Rogers and Steven’s book, with its diverse content, ambitious scope and accessible format, will be of interest to both scholars and fans of modern fantasy and classical antiquity, who seek to discover more about modern fantasy’s literary heritage.
Dr Selvin does an exemplary job of explaining basic concepts without overwhelming the reader with jargon or dense details.
As an emerging scholar, I very much want to believe Sword. I dream of crafting gorgeous sentences, sprinkling my research with personal anecdotes, and inserting clever bits of humor.
Rhode proposes that reforming particular areas of licensing, immigration, and criminal law would increase the consonance between research evidence about character and its effects on legal decision-making.
Lockwood’s provocative volume is…lavishly styled and lengthy (though very accessible), deeply littered with extravagant personalities and places, but organised around a premise that feels flimsy, because while the canvas is extensive, the underlying logic and view of historical causation is blurry and partial.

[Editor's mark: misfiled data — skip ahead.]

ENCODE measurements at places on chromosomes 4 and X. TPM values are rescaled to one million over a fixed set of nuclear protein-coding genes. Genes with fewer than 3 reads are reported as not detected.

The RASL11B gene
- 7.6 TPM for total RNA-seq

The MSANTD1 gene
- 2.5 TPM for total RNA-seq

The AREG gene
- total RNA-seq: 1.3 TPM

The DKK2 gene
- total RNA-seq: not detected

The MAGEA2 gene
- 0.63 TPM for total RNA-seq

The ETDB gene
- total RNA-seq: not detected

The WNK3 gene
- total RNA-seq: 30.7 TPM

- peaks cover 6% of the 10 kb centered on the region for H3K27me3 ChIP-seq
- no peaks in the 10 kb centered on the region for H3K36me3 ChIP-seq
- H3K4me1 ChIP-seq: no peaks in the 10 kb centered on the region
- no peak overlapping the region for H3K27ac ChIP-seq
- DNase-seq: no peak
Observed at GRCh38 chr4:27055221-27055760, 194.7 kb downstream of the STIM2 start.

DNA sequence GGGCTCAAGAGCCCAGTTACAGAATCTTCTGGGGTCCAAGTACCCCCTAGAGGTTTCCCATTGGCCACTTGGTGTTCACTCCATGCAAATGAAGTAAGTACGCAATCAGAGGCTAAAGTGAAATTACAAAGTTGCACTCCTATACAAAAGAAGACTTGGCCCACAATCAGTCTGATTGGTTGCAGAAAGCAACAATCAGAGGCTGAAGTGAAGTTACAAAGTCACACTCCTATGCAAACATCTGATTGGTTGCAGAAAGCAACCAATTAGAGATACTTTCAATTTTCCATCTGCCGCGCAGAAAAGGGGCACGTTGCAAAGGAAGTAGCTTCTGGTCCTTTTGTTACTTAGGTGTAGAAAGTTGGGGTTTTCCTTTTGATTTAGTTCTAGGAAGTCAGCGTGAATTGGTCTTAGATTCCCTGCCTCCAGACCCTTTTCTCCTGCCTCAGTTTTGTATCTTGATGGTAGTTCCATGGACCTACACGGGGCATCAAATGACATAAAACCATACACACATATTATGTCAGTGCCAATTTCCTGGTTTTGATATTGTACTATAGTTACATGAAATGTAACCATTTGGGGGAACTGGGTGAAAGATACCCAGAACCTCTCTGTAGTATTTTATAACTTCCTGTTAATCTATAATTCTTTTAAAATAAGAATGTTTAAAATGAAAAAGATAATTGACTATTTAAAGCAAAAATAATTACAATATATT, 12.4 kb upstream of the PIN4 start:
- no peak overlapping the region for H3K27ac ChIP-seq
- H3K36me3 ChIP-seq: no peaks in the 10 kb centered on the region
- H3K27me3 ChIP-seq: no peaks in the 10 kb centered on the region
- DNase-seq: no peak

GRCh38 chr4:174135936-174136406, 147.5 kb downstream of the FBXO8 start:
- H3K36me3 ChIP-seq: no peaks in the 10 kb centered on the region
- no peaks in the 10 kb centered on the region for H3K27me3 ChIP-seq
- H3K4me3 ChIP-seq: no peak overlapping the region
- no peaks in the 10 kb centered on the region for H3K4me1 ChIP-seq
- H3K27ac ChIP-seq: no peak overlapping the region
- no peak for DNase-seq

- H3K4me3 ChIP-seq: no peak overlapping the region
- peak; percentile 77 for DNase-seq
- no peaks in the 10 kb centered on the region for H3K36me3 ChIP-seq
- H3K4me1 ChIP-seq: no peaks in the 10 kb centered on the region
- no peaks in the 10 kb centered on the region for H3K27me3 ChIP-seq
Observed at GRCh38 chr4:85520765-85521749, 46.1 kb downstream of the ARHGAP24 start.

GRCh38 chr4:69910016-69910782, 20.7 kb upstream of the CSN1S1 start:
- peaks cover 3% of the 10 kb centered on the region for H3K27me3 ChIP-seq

Invisible Agents is a text that serves as an invaluable starting point for the re-situation of women into narratives of early modern spying, and political history, offering readers across disciplines a varied and voluminous history of women’s roles in seventeenth-century espionage.
The extensive compilation of Greek and Roman folktales, legends, myths, anecdotes, ghost stories (and more!) that Hansen has brought together—many of which have been anthologized for the first time—will appeal to both academics and general readers.
On Color presents a focused and engaging study of the social and political dimensions involved in our human experience of color which intentionally complicates standard scientific theories of color.
What does it mean to be human in the twenty-first century? Should our relationship with technology be a cause for celebration or concern? These questions are often at the heart of contemporary literary texts, especially science fiction novels.
These artists and activists are constantly making fun of themselves, constantly undercutting any possibility that they might come off as imperious, finger-wagging authorities—because that’s precisely the dynamic they’re opposing in mainstream environmentalism.